Government is a disease...
    ...masquerading as its own cure…
    Ecclesiastes 10:2 NIV


  10. #10
    Join Date
    Jun 2004
    Location
    4H: Hot, Humid Houston H.O.
    Posts
    3,304

    Effect of fresh air inlet

    Here is an idea which might draw some criticism from the professionals here. If you do not already have a fresh air inlet, and add one, then you will change the air dynamics so it will have a greater tendency to flow outward rather than inward. It would seem this would reduce the air infiltration via ceiling-attic penetrations (e.g. typical cannister lamps) which is one of your more "harmful" infiltration sources -- at least in my area.

    It very well could be that you seal a lot of openings, thus causing an increased need for a fresh air inlet. While this is ironic, the inlet air will always have the chance to go through your filtration and conditioning. That's gotta beat random attic air every time<g>. The motto of many experts is "Build it tight and ventilate right".

    I have trouble with the argument that you should seal attic and other penetrations "instead" of having a blower door test. The sealing process will be labor intensive if it uses a lot of caulk, you can DIY but cannot buy a lot of labor for that price. And if you go the route of buying new airtight cannister lamps, again it's either DIY or spend a lot of money. Usually a blower door test will tell you do seal more, anyway. Just that with the testing you will understand where you started out and where you ended up.

    House leakage is likely to be measured as a surprising number of square inches total leakage. Since a cricket only needs a tiny fraction to crawl through, I would think you could seal very well and still not get all the holes bugs come through. I agree an exterminator would be the method unless you can find and fix some obvious bug holes.


    Best of luck -- P.Student

  11. #11
    Join Date
    Aug 2004
    Location
    North Richland Hills, Texas
    Posts
    14,915

    Re: Effect of fresh air inlet

    Originally posted by perpetual_student
    House leakage is likely to be measured as a surprising number of square inches total leakage.
    Boy thats an understatement!

    A company I used to work for did blower door testing. I was in a few houses while they were being tested, that looked well constructed, that I thought wouldn't be to bad, but in reality were leaking so bad it was almost like having a 10'x8' section of the outside wall knocked out!
    If more government is the answer, then it's a really stupid question.

  12. #12
    Join Date
    Nov 2000
    Location
    Indiana
    Posts
    318
    My two cents. I also think it is a good idea to know where you are starting from and where you end up as far as infiltration goes. A blower door test in conjunction with an infrared camera is a cool way to get an idea of infiltration rates and leakage paths. IMO, a blower door test can give you a better idea of infiltration when it comes to doing your load calcs on the building rather than taking a guess for infiltration load. You can also operate the blower door and then "see" where air is coming from. There could be huge by-passes in wall cavities, through structural return systems on forced air units, and in bulkhead areas. I agree that sealing high and low are the best places to start and not on the neutral pressure plane of the home. You have to seal around a lot of windows to equal the open wall cavities into an attic from typical bulkhead construction. Knowing where you are starting can give you a better idea of when to stop so you don't get it too tight and start messing with IAQ. Like Teddy Bear said, ventilation is important, but you may be able to cut infiltration in half - and, in turn, reduce comfort conditioning costs and still be fine.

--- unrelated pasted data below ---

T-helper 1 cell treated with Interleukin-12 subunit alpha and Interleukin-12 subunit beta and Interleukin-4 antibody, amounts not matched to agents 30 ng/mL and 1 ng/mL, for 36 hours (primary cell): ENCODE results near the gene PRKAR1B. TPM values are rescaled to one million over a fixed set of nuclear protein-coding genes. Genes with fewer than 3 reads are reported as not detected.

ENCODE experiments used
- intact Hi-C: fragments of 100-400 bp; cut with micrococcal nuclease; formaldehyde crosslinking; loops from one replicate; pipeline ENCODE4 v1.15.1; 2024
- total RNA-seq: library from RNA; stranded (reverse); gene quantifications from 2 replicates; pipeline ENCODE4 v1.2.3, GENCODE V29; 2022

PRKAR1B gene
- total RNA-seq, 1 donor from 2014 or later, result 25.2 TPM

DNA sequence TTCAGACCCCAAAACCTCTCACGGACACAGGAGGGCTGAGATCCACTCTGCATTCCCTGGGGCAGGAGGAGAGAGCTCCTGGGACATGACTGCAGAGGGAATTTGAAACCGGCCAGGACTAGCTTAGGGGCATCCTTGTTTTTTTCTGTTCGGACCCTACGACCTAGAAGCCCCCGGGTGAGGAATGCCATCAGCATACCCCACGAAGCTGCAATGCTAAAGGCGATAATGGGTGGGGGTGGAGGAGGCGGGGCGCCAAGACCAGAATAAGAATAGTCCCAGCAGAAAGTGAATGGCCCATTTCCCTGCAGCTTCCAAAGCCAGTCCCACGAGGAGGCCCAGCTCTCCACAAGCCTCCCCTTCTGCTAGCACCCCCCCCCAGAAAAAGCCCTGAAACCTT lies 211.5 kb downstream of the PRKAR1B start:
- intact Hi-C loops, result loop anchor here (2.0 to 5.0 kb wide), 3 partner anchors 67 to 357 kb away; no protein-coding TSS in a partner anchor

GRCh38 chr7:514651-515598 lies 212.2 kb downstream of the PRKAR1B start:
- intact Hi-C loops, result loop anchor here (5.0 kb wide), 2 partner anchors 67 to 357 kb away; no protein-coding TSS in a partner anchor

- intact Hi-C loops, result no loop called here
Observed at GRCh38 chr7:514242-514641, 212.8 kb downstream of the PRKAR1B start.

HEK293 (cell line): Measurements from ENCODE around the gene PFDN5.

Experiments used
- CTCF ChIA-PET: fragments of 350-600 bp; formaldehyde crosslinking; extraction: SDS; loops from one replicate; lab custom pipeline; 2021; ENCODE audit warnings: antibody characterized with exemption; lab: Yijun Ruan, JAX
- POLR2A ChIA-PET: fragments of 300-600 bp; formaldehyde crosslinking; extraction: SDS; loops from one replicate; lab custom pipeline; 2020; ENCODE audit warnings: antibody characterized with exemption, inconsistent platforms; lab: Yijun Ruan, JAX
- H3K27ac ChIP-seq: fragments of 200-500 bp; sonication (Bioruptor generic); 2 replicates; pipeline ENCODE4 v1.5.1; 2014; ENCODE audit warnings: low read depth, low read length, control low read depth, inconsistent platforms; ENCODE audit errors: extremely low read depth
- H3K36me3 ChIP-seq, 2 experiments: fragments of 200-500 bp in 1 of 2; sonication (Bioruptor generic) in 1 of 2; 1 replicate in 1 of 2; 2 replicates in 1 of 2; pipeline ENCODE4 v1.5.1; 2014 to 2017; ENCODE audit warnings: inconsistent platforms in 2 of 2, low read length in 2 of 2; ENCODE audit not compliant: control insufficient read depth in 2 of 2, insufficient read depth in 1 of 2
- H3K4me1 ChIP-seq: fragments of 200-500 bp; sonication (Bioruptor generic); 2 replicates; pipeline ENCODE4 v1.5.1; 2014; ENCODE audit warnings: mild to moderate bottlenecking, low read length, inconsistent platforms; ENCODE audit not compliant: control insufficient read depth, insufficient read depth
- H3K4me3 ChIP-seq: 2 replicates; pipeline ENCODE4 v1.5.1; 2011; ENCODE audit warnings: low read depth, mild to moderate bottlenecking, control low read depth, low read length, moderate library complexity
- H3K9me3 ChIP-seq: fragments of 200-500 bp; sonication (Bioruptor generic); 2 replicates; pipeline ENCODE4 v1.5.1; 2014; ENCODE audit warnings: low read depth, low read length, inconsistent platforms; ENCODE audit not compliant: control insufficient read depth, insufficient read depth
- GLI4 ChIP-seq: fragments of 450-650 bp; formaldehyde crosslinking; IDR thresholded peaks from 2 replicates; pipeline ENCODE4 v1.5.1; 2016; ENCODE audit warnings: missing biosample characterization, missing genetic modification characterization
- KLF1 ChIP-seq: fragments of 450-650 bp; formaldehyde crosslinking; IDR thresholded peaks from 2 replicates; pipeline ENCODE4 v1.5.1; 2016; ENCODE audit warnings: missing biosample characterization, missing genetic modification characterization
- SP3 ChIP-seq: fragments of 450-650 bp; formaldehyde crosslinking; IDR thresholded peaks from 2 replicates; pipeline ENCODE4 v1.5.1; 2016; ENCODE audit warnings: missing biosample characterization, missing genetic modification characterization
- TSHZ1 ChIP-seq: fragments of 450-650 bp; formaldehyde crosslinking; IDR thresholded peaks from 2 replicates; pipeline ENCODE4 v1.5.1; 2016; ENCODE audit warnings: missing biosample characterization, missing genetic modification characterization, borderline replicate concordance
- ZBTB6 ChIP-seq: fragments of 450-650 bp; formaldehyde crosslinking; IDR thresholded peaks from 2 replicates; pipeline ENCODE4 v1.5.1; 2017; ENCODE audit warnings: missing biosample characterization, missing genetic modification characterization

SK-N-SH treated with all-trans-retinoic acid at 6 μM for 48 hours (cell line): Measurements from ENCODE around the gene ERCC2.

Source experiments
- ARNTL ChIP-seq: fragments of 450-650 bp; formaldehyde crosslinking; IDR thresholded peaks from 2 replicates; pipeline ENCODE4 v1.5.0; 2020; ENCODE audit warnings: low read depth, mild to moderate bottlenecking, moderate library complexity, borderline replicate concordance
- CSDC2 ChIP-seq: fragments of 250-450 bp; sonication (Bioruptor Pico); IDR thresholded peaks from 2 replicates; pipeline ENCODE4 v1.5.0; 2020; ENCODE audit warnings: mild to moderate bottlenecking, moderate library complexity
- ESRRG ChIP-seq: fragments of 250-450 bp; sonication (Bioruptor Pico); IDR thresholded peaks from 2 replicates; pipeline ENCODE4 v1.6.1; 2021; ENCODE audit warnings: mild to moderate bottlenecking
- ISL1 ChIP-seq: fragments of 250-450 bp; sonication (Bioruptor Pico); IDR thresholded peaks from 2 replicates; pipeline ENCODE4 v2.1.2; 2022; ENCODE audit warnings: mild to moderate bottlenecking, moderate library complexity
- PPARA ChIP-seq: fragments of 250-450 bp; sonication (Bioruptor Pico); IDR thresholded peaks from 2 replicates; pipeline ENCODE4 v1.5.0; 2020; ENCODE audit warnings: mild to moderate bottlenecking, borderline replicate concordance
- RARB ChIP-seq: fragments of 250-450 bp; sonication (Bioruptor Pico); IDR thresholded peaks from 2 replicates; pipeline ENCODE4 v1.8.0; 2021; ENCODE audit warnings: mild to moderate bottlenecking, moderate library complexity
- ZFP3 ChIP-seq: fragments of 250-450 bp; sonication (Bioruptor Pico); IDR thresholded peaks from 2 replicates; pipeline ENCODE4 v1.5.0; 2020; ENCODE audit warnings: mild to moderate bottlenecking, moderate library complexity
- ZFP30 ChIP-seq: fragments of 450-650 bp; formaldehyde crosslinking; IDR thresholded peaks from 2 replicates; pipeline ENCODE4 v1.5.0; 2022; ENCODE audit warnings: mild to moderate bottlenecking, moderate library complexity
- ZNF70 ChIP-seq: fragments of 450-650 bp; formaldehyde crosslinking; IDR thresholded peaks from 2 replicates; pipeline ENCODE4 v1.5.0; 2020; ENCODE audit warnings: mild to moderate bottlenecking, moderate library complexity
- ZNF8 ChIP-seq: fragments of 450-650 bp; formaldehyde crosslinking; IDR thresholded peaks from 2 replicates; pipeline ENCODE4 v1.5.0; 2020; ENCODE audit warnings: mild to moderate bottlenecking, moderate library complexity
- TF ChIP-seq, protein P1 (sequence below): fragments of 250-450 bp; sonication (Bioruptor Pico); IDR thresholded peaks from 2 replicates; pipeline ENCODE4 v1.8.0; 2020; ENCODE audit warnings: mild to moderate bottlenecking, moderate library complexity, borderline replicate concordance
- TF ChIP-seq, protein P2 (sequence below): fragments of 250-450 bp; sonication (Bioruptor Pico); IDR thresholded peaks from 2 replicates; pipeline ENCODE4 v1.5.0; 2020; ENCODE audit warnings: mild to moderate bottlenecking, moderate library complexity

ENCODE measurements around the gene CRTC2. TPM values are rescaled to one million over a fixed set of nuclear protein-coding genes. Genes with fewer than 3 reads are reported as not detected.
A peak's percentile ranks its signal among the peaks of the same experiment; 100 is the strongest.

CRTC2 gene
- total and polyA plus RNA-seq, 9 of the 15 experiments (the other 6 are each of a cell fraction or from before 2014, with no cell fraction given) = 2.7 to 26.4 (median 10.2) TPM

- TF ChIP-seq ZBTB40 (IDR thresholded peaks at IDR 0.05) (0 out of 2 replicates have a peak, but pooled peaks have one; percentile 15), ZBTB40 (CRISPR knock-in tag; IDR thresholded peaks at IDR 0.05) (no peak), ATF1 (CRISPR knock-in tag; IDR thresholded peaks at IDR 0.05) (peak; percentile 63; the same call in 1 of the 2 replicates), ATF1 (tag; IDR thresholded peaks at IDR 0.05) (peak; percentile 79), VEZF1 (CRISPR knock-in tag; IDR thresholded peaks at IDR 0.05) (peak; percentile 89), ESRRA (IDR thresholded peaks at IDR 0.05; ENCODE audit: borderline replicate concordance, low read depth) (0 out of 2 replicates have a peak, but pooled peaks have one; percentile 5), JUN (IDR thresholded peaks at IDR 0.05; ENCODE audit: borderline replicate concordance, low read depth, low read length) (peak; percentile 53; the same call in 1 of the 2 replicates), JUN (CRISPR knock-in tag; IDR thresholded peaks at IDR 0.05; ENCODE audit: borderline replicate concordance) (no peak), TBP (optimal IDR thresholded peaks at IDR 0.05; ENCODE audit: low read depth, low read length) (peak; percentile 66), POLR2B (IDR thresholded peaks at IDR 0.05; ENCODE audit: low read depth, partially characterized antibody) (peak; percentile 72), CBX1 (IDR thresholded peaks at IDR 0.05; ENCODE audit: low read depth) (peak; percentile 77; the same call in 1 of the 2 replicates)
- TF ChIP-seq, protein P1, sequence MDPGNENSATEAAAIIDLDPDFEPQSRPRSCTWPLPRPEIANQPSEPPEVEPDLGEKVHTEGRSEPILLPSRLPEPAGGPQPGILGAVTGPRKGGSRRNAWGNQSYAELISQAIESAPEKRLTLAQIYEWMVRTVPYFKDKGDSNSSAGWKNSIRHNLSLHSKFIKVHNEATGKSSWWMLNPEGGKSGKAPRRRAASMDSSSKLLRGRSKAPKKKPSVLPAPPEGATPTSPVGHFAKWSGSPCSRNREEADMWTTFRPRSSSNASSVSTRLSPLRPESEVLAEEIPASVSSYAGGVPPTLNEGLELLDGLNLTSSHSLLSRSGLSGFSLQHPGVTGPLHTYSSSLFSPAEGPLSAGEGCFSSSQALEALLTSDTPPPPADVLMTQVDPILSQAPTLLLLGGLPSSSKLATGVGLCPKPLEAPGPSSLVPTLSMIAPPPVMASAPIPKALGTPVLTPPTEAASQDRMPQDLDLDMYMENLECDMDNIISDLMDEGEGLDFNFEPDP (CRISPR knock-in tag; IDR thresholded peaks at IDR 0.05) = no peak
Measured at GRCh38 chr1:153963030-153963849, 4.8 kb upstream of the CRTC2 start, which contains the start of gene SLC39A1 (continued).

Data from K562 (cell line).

13. #13
    Join Date
    Apr 2004
    Location
    Niantic, Illinois
    Posts
    545
    Originally posted by 7X
    My two cents. I also think it is a good idea to know where you are starting from and where you end up as far as infiltration goes. A blower door test in conjunction with an infrared camera is a cool way to get an idea of infiltration rates and leakage paths. IMO, a blower door test can give you a better idea of infiltration when it comes to doing your load calcs on the building rather than taking a guess for infiltration load. You can also operate the blower door and then "see" where air is coming from. There could be huge by-passes in wall cavities, through structural return systems on forced air units, and in bulkhead areas. I agree that sealing high and low are the best places to start and not on the neutral pressure plane of the home. You have to seal around a lot of windows to equal the open wall cavities into an attic from typical bulkhead construction. Knowing where you are starting can give you a better idea of when to stop so you don't get it too tight and start messing with IAQ. Like Teddy Bear said, ventilation is important, but you may be able to cut infiltration in half - and, in turn, reduce comfort conditioning costs and still be fine.

    Another point is in your duct system but not related to leakage. If you don't have a return in each room that can be closed off using a door ( except for bathrooms) then you have an infiltration problem when the doors are closed to those rooms. If you are putting 160 cfm supply into a room and the door is closed and it has no return that room is now in a positive pressure and pushing air to the outside any where it can. The main area where the return is now missing that 160 cfm and goes into a vacuum pulling in air anywhere it can. Multiply that by four bedrooms. Most of your home is in a vacuum. This only relates if you have that type of return duct system.